The announcement appeared in the April 18 Federal Register. The government's National Toxicology Program's Center for the Evaluation of Risks to Human Reproduction (CERHR) will conduct the investigation.
Although the company that makes the drug, Eli Lilly and Co. of Indianapolis, has never conducted a clinical trial in pregnant women, it points to several other studies that did not find any increase in malformation, neurodevelopment problems, postnatal complications or impaired central nervous system development in infants of mothers taking the drug.
"One study did show an increased admission rate to the special care nursery, although no specific reason for this increase was identified," says Blair Austin, a company spokesman.
"Toxicology studies for fluoxetine conducted at Lilly support that there are no compound-related adverse effects on fertility," Austin adds.
Prozac, an antidepressant, debuted in 1987 and quickly became a blockbuster. To date, more than 48 million people worldwide have taken Prozac, according to Eli Lilly figures, and more than 12,000 individuals have participated in clinical trials. "Thousands of scientific papers have referenced Prozac, making it among the most studied medications in history," the company states.
This month's decision to re-evaluate was prompted largely by the fact that the drug was recently approved to treat a wider range of people under a different brand name, Sarafem. Eli Lilly sold the rights to Sarafem to Galen Holdings of Northern Ireland in December 2002. Galen could not be reached for comment.
"A couple of reasons explain why interest has recently increased," says Mike Shelby, CERHR's director. "Number one is the recent FDA approval for its use in 7- to 17-year-olds, which means that children in their formative development years are being exposed or potentially exposed to it in higher numbers, as well as the fact that it is being prescribed for premenstrual dysphoric disorder [PMDD], exposing women of childbearing age."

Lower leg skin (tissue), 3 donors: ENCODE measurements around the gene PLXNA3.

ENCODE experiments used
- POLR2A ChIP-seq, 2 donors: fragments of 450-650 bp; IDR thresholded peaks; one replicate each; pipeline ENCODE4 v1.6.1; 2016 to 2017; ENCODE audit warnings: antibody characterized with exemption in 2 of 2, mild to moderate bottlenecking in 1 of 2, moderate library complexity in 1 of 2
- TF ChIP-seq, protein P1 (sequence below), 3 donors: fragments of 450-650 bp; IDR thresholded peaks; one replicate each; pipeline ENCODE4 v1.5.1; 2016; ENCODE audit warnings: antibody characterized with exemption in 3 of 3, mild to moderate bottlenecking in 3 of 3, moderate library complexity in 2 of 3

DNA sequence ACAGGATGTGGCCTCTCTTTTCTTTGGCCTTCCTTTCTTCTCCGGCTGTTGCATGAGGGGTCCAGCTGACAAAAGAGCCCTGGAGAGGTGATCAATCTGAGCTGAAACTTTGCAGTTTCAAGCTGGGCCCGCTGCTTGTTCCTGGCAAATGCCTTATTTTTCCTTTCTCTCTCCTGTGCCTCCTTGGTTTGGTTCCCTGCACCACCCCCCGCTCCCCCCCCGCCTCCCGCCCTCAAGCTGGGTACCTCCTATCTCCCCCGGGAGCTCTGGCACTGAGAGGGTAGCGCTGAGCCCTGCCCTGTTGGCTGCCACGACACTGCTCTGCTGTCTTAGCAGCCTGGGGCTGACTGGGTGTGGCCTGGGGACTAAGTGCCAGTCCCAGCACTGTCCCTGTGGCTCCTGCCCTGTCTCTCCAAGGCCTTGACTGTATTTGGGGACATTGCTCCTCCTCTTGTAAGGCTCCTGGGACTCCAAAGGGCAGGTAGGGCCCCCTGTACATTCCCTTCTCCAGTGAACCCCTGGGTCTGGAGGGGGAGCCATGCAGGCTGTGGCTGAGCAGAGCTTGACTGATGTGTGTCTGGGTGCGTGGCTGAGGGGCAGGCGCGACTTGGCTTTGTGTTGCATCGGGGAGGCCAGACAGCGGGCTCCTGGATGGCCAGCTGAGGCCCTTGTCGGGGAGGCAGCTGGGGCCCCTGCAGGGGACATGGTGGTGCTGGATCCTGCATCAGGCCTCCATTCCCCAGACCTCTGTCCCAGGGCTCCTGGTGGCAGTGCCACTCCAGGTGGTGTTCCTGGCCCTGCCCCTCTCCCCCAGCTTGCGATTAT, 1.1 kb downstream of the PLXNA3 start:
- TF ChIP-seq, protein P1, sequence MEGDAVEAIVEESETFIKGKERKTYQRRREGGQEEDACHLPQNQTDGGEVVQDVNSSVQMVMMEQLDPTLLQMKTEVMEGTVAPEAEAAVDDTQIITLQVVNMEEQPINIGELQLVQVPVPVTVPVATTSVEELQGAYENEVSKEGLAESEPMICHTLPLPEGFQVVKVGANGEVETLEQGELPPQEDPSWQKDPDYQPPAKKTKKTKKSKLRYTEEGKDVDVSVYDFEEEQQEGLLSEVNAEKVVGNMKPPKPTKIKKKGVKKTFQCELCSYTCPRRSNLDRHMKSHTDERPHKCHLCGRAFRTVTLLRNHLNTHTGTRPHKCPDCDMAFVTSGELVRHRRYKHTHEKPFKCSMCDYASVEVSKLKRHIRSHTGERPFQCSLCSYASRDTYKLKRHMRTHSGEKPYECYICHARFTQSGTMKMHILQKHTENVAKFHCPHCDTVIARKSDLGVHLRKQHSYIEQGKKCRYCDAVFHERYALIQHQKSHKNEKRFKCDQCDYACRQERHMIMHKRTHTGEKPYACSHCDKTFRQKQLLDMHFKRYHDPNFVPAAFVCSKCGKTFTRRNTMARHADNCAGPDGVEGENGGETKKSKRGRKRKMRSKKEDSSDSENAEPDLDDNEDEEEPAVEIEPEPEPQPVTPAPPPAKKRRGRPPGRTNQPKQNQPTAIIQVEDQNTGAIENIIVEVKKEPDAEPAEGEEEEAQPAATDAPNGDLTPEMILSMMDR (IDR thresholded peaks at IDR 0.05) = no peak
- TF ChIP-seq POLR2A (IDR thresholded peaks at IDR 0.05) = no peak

According to the CERHR, an anonymous individual nominated Prozac to the center with no specific reason cited. "We consider every agent that's nominated to us," Shelby explains. The decision to evaluate is based on four criteria: production volume, the level of public concern (as indicated in the mass media), evidence of human exposure, and the volume of scientific literature available. Clearly, Prozac met all of these criteria. "The committee gave it the nod of approval, and so we are moving ahead with evaluation," Shelby says.
According to a preliminary literature review done by CERHR, there is little evidence of reproductive hazards. Some studies showed effects such as premature delivery, decreased weight gain, breathing difficulties, increased admissions to special care nurseries or increased irritability, with late gestation or perinatal exposure to the drug.
Animal studies have shown a possible reduction in duration of pregnancy and fetal weight.
There has been no association found between prenatal exposure and malformation, neonatal complications or neurodevelopmental toxicity.
CERHR is now soliciting input from the public and experts and is also looking for experts to serve on the panel. The expert panel evaluation is expected to take place in late 2003 or early 2004.
Lilly says it is not pursuing any label changes for Prozac regarding use in pregnancy or lactation. "As with any medication, the use of antidepressants during pregnancy or the post-partum period should be based on an assessment of the risk of the mother's continued depression to both the mother and the baby, and the projected benefit and risks of treating that depression with medication," Austin says.